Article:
by Trina Hendry
Dining the in the dark is a true sensory experience.
Living in a vibrant city like Toronto means the opportunity to experience total and complete darkness is a rarity, if not an impossibility. So, when I was invited by a group of colleagues to dine in the dark at O.Noir, curiosity got the best of me.
O.Noir means ‘In the Dark’. Owned by Moe Alameddine, the original O.Noir opened in Montreal to rave reviews in 2006. The Toronto location, which is situated at 620 Church Street (at Charles Street) below an apartment building, opened last June. I’m not sure what was there prior but it is obvious that very little has changed in the way of décor. It is reminiscent of an old English pub, with dark leather seating and brass rails lining the lounge area. I immediately question why the space hasn’t been updated and then realize there’s no need, given their guests are about to dine in the dark.
The purpose of this dining experience is two-fold – it is believed that dining in the dark heightens one’s senses and guests get to learn what it feels like to blind.
We enter through a pair of double doors that takes us through maze-like hallways that take us to the well-lit lounge. The hostess greets us and explains how the evening will unfold. Our servers are visually impaired and they will be guiding us through this experience.
We are then asked to make our menu and drink selections before entering the all-black dining room. From the prix fixe menu, we are given two options: a three-course (appetizer, main and dessert) for $39 or a two-course meal (appetizer and main or main and dessert) for $32.
The food is Italian. A range of appetizers consists of an arugula salad, grilled Portobello mushrooms with Parmesan shavings, grilled octopus and grilled calamari. Mains include five-spice Filet Mignon, veal al limone, chicken breast with aubergine and tomatoes, pasta in a light tomato sauce with vegetables and grilled shrimp atop sun-dried tomato risotto. Desserts round out the menu nicely with a couple of chocolate items and a fruit sorbet. Each course also had a ‘surprise’ dish that puts you completely in the trusting hands of the chef. The drink selection is limited, with one red and one white wine by the glass, as well as a selection of cocktails, beer and more wines by the bottle.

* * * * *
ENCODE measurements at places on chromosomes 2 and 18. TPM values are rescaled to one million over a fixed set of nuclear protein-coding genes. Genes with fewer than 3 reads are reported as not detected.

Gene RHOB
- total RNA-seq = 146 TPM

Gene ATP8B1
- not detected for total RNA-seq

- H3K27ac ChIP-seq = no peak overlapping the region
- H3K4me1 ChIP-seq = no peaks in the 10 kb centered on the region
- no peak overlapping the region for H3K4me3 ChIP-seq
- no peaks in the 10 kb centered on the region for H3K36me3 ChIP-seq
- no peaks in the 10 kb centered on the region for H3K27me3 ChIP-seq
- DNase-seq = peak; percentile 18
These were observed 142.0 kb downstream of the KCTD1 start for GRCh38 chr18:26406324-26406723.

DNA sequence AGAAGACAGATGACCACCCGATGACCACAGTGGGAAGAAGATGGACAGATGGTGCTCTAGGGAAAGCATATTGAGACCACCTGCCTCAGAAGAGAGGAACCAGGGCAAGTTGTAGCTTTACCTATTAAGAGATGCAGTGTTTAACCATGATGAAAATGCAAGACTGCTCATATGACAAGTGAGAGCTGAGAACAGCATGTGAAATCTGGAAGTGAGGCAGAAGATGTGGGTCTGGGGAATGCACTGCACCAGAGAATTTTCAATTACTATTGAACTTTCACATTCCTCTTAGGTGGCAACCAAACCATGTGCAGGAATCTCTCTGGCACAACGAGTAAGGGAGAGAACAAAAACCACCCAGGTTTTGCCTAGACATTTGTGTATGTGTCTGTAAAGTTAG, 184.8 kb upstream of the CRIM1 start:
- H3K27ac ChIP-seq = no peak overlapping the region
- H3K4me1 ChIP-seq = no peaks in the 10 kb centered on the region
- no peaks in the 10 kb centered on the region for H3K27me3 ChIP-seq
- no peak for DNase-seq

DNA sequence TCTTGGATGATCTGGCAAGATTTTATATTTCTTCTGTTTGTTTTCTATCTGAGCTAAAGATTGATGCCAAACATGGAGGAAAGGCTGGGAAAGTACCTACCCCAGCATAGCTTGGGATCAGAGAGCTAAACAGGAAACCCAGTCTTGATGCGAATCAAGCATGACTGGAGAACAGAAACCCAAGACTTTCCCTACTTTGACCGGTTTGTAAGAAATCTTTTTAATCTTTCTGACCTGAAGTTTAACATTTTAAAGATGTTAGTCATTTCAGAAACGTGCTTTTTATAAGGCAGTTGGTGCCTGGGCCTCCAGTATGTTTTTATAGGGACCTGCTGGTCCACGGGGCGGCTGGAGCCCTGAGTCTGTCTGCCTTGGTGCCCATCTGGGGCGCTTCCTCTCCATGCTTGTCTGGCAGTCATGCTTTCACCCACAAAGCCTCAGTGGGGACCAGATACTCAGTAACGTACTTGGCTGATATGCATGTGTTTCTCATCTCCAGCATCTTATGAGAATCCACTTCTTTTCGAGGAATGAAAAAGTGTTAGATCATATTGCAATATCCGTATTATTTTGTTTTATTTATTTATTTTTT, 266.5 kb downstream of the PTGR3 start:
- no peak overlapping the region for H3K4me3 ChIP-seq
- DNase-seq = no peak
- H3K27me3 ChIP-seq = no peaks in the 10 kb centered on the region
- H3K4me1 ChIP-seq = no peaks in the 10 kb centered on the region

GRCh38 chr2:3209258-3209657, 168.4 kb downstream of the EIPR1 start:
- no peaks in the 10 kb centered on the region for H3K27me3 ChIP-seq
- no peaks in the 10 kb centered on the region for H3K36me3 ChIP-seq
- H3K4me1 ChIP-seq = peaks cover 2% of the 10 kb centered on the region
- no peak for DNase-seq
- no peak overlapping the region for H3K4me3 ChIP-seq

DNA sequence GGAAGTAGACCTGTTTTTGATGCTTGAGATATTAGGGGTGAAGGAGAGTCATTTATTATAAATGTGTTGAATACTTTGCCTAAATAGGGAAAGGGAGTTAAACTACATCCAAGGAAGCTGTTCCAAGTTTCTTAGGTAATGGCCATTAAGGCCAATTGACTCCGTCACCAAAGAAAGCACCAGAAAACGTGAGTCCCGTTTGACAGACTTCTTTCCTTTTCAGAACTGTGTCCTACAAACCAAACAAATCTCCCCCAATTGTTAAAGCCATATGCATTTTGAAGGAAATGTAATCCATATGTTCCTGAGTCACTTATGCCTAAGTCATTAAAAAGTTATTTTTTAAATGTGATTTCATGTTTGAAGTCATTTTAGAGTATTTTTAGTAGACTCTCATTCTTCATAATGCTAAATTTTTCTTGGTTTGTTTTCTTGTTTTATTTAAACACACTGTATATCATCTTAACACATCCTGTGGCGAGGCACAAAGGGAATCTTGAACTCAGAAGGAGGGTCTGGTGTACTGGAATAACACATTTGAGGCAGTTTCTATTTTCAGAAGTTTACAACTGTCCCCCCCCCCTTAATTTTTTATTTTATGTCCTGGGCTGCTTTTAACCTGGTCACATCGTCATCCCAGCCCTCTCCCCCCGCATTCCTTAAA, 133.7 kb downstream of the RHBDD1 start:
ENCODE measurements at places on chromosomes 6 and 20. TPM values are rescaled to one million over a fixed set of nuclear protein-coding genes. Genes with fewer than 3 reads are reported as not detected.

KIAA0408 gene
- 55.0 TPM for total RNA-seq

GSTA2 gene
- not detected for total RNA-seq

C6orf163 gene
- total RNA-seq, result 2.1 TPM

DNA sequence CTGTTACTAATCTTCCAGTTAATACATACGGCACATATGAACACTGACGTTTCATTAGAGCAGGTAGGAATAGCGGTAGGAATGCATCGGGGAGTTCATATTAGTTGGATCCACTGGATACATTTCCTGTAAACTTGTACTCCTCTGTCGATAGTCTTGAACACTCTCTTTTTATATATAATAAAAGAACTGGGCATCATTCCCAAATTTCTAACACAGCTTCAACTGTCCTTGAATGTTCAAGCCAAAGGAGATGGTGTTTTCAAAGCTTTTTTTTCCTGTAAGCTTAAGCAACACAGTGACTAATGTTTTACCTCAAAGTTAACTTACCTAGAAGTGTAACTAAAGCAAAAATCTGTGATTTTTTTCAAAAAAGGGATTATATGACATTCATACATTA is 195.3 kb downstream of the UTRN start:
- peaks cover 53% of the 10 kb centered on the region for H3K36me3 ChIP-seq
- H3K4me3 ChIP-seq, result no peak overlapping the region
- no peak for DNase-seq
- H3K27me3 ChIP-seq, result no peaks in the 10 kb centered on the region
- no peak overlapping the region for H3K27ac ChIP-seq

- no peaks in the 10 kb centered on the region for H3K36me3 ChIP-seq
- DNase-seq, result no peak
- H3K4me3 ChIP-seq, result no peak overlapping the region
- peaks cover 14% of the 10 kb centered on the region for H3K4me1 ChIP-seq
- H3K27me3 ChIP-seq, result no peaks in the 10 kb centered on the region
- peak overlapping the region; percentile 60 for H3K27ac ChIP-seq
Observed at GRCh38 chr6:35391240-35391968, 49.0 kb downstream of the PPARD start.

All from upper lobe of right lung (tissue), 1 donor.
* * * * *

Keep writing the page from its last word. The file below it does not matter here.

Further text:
I choose two courses – appetizer and main and take a pass on the surprise dishes. I strategically select meals that I think would be the easiest to eat (i.e. those that require the least amount of manipulation by a knife). As it turns out, dining in the dark, regardless of the meal, is no easy task. More on that later.
After ordering, we are told that cell phones must be turned off and any attempt to obtain light is considered cheating.
Our visually-impaired server leads us into the dark room, single file with our right hand on the person’s shoulder in front of us. We literally cannot see a thing. It takes a few minutes to get settled and during that time, a slight feeling of panic overcomes me. But, once my eyes and brain adjust to this completely dark environment, I begin to embrace the experience.